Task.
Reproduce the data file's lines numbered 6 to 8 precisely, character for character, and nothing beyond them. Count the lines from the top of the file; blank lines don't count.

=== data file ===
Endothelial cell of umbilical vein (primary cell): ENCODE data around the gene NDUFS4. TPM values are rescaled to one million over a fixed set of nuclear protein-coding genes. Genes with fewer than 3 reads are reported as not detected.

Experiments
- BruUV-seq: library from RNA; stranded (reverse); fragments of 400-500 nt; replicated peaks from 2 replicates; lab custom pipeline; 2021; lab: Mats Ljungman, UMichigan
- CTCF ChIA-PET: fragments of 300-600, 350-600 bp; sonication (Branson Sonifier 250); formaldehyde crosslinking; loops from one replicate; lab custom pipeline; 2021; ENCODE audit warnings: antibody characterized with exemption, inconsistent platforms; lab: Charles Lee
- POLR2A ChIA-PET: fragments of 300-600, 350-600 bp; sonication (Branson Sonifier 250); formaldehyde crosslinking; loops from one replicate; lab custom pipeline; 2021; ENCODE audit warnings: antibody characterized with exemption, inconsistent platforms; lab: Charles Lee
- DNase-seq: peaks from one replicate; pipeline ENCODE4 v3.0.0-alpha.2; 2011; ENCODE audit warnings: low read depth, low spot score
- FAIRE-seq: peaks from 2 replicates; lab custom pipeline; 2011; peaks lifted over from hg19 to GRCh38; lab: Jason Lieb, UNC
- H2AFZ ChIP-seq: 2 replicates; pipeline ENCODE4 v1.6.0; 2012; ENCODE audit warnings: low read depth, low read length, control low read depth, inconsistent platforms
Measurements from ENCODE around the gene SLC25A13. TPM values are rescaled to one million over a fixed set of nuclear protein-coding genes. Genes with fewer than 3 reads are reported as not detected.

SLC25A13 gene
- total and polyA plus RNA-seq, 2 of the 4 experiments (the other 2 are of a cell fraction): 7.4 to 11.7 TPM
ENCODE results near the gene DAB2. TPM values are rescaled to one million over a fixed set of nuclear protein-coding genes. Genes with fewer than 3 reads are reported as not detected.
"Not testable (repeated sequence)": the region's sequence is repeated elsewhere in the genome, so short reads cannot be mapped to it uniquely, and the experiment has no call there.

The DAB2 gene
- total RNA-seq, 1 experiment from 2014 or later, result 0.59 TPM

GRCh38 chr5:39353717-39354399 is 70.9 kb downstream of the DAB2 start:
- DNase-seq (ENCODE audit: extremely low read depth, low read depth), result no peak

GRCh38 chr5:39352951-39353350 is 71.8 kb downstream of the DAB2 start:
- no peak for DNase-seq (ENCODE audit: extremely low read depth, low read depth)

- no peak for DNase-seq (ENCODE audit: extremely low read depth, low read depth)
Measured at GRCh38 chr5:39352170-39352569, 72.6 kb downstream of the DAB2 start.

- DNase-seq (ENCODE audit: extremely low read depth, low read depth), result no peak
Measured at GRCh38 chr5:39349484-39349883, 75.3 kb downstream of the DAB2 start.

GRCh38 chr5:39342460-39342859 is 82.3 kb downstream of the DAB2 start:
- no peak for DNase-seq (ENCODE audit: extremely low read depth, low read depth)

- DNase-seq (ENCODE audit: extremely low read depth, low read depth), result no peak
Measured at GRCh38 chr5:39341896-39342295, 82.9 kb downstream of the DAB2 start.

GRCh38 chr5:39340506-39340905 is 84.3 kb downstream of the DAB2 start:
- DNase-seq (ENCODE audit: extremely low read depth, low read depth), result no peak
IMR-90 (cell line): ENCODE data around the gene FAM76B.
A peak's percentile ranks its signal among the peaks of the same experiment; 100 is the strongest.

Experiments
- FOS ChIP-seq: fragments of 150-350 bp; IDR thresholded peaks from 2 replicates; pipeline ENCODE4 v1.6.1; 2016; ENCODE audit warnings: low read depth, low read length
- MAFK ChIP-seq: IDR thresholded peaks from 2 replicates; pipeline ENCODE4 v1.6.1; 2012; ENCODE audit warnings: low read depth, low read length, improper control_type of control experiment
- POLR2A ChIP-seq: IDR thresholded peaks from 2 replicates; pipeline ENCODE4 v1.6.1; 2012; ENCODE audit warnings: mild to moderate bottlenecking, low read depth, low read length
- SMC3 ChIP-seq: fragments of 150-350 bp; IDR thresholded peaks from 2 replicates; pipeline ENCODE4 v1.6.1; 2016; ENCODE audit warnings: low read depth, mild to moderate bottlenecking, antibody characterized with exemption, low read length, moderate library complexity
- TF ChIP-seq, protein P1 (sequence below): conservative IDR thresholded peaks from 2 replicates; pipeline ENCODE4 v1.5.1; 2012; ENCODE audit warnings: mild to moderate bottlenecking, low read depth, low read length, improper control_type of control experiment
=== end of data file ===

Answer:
- DNase-seq: peaks from one replicate; pipeline ENCODE4 v3.0.0-alpha.2; 2011; ENCODE audit warnings: low read depth, low spot score
- FAIRE-seq: peaks from 2 replicates; lab custom pipeline; 2011; peaks lifted over from hg19 to GRCh38; lab: Jason Lieb, UNC
- H2AFZ ChIP-seq: 2 replicates; pipeline ENCODE4 v1.6.0; 2012; ENCODE audit warnings: low read depth, low read length, control low read depth, inconsistent platforms